of a mottled hue, being black about the face and ears, with
light spots on different parts of the body. To herald the approach of this phenomenon, a star of rare beauty and great
magnitude is said to have appeared for several successive
nights in the western heavens.
P. S.—The childrett are, with their mother, doing as well
as can reasonably be expected.
A Frenchman who dabbOea a little ialiteralare and politics*
but who was not particularly distinguished in either depart"
ment, came over to. England with a swarm of other ragamuffins on the outbreak of the last revolution. An evening or
two after he arrived he found himself in eoaapany at an evening party with Douglas Jerrold,. to whom lie repeatedly expressed his anxiety respecting the fate of M. Siuizot, l,I wish,"
quoth he, "I could be certain that Guizot was safe, I would
take a great interest in him. We are in the same boat sir, we
are in the same boat," which he kept repeating so often, that
Jerrold told him at-last that it was possible enough they might
be in the same Boat, but that they certainly had not got &h*
same Skulls.
The publication of the Ehiokaht Solmirs' Gazette and Cape Horx
CimoNicLE was- commenced yesterday at 6 p. m., and was completed at 4 p.
m, tills day. Published at the Editor's Office, Starboard Front Cabin,
"Thames City." THE   JSXhO.TC3rFLj*i.2<TTI}
%\ & \s \ \ /V"i"
No. 2.]
[Price 3d.
Wha Emigrant §tohta' feetty.
Lat. 9.34 N.    Lon. 23.00 W.     Moon's First Quarter, Nov. 13th, at 8h. 43m. p. m.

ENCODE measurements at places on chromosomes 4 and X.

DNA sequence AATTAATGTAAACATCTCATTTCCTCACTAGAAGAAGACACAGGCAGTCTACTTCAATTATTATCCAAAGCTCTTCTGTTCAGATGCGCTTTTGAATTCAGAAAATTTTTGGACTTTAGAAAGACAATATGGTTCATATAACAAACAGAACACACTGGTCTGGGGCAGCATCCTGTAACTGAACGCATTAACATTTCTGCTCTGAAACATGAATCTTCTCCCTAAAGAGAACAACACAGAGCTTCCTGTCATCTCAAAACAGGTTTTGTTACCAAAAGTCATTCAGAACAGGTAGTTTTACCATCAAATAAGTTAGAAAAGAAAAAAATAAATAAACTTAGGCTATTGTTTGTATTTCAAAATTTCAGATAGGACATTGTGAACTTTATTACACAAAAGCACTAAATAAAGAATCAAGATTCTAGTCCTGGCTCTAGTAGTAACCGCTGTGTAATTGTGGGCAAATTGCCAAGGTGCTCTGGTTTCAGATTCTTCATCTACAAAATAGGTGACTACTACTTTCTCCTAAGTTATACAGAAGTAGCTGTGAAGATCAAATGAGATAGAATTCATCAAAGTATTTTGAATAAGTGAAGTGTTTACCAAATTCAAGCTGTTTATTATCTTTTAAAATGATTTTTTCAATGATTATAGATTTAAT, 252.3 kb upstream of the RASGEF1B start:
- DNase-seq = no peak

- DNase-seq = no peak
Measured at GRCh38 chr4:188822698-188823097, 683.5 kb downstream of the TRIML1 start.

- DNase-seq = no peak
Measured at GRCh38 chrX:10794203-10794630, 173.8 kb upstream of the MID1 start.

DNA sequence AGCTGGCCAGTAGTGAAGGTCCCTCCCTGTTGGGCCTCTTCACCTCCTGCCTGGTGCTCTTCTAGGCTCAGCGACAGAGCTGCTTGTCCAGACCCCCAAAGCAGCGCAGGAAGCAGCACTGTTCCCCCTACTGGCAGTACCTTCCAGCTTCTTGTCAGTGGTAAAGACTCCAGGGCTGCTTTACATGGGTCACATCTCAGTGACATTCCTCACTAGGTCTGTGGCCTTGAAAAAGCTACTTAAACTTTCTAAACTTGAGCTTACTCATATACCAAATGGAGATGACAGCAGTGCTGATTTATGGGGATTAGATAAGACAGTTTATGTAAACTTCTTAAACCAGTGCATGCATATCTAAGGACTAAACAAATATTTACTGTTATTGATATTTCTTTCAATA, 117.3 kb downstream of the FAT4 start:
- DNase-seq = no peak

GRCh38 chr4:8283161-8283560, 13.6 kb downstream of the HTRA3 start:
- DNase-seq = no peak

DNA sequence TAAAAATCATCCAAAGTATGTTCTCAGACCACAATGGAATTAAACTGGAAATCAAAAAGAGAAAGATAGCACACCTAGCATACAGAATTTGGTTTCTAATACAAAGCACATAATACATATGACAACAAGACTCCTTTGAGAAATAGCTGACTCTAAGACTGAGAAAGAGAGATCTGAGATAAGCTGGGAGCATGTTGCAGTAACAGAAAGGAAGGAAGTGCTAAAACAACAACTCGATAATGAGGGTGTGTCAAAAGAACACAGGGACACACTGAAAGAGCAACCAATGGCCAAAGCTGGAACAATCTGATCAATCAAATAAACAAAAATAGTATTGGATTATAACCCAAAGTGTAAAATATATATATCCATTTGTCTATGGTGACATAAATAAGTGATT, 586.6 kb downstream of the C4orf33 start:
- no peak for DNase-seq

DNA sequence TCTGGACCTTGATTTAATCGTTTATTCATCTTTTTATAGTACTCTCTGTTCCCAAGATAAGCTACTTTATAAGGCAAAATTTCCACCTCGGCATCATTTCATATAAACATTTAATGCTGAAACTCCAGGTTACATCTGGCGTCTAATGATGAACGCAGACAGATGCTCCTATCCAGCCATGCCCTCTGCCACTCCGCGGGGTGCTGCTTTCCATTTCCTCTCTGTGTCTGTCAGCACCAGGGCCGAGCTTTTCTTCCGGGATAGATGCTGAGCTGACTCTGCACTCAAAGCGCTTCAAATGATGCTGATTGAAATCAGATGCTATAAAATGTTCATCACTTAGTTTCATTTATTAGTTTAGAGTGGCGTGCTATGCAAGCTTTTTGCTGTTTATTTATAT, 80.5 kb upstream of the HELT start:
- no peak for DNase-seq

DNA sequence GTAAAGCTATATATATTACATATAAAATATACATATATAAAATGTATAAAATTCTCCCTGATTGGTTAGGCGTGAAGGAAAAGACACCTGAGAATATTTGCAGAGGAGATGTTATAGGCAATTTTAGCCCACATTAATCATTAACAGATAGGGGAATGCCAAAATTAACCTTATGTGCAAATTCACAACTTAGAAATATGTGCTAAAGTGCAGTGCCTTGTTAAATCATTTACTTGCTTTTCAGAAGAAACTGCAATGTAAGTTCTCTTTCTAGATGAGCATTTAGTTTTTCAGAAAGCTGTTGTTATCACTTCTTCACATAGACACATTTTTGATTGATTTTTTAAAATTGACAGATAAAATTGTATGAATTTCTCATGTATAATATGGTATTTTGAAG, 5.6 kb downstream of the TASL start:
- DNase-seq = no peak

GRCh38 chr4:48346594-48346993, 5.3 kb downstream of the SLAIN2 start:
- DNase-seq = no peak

There is a great tendancy observable in most of the
districts of England to do away with, or treat lightly,
the holiday customs of good old times, but we believe
that this is by no means so much the case at sea; for
although the festive occasions proper to that element
are far from numerous, yet, such as they are, they seem
to become, like the peculiarities of a seaman's language^ a part of his profession, and to keep their hold
upon his mind with a tenacity equal to that of limpets
and barnacles. A question bearing directly on this
subject is on the eve of presenting itself to the consideration and judgment of the high authorities on
board. We allude to the nature of the reception to
be given to the great monarch of the deep, who in a
few days may be expected to come and visit us, riding
in his carriage of state, with his wife on one side and
his trident on the other, his august person decorated
in tho most approved style of ancient mariners since
the days when Noah first became a sailor ; that is to
.say, with a beard as venerable as Theodore's or a polar
bear's, and with a pair of trowsers and a waistcoat of
the same pattern and dimensions as those worn in the
Downs by our friend the Deal Boatman. His Majesty
is coming to welcome us to his ancient dominions,
and., as his custom has been since his kingdom, has
been acknowledged by all sea-going vessels, he will
no doubt demand a tribute from every one who has
not before passed his frontier line. From the great
pillar of the Church downwards, we trust that no one
will be found recreant enough to hang back on this
solemn occasion, but that one and all, like men, will
bring forward without a murmur the month's accumulation of hair upon their chins, rendering unto Neptune
the red, black, and grizzly beards, which are his lawful perquisites. The Scotch nobleman alluded to in
last week's paper, (who at the time of reading attracted the attention of one of his distinguished country
men) contrived, as the story goes, to cross the English
border by a species of successful smuggling; but
nothing of the same kind it is hoped will be attempted
in the present case. It is hoped also that the state